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U.S. Senator Marco Rubio (R-FL) addresses the American Conservative Union's annual Conservative Political Action Conference (CPAC) in Washington, February 9, 2012.
It's not even December of 2012, but Marco Rubio is already in Iowa:
And so it begins again.

Thirty-eight months before the next presidential vote is cast, Marco Rubio on Saturday night became the first of the potential 2016 contestants to swoop in to this first caucus state and test the GOP’s new rallying cry to broaden its appeal.

Seven hundred people turned out to see the Florida senator at the annual birthday fundraiser bash for GOP Gov. Terry Branstad. Rubio had the spotlight all to himself — he said he was merely here to help the governor mark his 66th birthday, but no one believed it for a minute.

Rubio sells himself as a fresh face to represent a battered and stale Republican brand, but that sales pitch relies on his biography—not his policy:
Taking a page out of the Democrats’ playbook on Saturday, the Florida senator wove his personal story into direct appeal to the middle class. “Our workers are not making as much as they made in the same jobs 25 years ago,” he said. “My father was a bartender. My mother was a maid at hotel. They were able to provide for us a standard of living. …”
If Rubio actually wanted to take a page out of the Democratic playbook, he might actually consider proposing some of their policies. Instead, he offered pretty much exactly the same thing that Republicans have been delivering for decades: conservative policy 101. For example:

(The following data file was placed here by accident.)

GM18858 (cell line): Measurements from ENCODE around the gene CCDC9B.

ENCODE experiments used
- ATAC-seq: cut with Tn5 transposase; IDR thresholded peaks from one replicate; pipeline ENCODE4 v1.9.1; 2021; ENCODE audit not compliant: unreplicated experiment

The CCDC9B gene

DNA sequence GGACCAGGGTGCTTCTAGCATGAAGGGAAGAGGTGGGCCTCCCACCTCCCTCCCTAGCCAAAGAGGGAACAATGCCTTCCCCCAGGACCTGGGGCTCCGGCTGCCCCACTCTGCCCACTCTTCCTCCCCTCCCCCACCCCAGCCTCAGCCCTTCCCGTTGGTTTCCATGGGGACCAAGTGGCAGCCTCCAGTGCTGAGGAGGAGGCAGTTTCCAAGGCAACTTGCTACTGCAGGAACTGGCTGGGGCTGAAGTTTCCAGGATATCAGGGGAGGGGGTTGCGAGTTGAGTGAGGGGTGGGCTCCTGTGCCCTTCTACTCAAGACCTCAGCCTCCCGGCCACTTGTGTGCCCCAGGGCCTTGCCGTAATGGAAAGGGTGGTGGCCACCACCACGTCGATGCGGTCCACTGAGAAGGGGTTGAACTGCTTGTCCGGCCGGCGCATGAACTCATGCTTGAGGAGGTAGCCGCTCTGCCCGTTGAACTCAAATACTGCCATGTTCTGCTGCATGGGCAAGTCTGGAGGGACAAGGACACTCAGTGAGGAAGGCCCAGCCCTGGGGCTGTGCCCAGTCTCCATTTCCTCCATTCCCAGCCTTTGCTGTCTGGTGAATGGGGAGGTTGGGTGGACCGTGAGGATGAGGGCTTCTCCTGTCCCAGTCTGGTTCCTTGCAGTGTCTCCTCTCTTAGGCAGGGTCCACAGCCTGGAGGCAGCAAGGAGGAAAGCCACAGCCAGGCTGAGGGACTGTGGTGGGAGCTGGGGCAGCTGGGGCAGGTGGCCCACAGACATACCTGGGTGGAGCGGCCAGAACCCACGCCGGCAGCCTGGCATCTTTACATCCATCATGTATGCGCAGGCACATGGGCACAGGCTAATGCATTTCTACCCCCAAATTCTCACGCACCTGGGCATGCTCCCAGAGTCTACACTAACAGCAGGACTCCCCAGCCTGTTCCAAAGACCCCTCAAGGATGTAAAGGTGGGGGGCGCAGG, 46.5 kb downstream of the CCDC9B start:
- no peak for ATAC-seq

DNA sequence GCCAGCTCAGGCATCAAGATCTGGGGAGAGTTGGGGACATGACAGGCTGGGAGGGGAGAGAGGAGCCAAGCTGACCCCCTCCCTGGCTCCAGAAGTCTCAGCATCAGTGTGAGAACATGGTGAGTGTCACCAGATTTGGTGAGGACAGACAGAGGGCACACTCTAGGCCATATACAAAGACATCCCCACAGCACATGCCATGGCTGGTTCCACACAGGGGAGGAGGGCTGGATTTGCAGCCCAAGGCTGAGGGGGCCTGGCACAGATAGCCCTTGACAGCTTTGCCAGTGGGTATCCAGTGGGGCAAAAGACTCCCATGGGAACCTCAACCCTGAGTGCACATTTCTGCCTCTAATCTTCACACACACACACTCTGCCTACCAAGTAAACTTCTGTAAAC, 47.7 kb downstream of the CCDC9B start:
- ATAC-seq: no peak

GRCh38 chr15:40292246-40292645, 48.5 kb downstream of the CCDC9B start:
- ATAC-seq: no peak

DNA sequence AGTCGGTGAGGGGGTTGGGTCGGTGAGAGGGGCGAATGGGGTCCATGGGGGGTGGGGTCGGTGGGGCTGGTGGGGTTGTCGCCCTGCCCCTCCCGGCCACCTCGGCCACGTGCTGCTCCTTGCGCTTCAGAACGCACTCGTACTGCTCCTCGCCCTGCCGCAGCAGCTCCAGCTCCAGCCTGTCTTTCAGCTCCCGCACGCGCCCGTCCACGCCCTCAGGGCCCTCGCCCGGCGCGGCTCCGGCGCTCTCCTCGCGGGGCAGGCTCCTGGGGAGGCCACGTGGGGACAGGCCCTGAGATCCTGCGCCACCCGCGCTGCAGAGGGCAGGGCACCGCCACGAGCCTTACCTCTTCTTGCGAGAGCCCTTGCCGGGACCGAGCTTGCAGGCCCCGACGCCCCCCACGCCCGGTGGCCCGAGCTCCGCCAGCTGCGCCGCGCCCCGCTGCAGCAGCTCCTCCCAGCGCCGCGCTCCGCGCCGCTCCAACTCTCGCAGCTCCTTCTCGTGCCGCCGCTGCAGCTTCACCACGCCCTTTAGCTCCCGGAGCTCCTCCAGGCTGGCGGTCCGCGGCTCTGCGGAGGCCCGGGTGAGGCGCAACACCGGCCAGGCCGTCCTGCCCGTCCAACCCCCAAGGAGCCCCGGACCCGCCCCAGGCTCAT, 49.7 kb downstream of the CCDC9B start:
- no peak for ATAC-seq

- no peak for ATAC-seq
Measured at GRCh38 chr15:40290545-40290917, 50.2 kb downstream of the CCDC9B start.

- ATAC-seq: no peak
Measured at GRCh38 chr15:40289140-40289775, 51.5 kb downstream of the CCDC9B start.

To jump-start the country, he spoke of lower taxes, fewer government regulations on businesses, job training and a stronger nuclear family.
Do less! Not more! Sound familiar? Well:
And in a clear swipe at President Barack Obama’s commitment to raise taxes on the nation’s wealthiest, he said: “The way[s] to turn our economy around is not by making rich people poorer, but make poor people richer.”
But wait, there's more:
“If America declines, there is nothing to take our place,” he said. “What country is going to serve as an inspiration?”
So, less government, don't tax the rich, jingoistic American exceptionalism, and the guy's initials are MR. Are you sure we're not talking about Mitt Romney here, because this stuff sure sounds familiar. What exactly makes Rubio different? Apparently this:
“Something has to happen,” Branstad said in an interview. “That’s why Marco Rubio is a great choice for our party. America is the land of immigrants and he represents the American dream.”
So I guess Republicans believe that if they nominate a Cuban-American who talks about the need for immigration reform (but doesn't actually go into any detail about what that would mean), then all their problems are solved and they don't have change any of their other policies? Because that seems to be exactly the promise Marco Rubio is offering.

Take, for example, his new interview with GQ. Asked how old the Earth is, Rubio babbled about believing people should be able to teach all sorts of different theories about how the Earth came to be. "I'm not a scientist, man," he said. "I think there are multiple theories out's one of the great mysteries."

Asked who his best friend is (aside from his wife) Rubio said Jim DeMint.

So Rubio pushes conservative orthodoxy, won't take a stand on science, and hearts the leader of Senate right-wingers. But he also talked about how he loves rap music, so he's still the GOP's future. And he's also the guy who defended Mitt Romney's gifts comments and said he hopes Romney stays involved in GOP politics.

No wonder he's The Great Right Hope.

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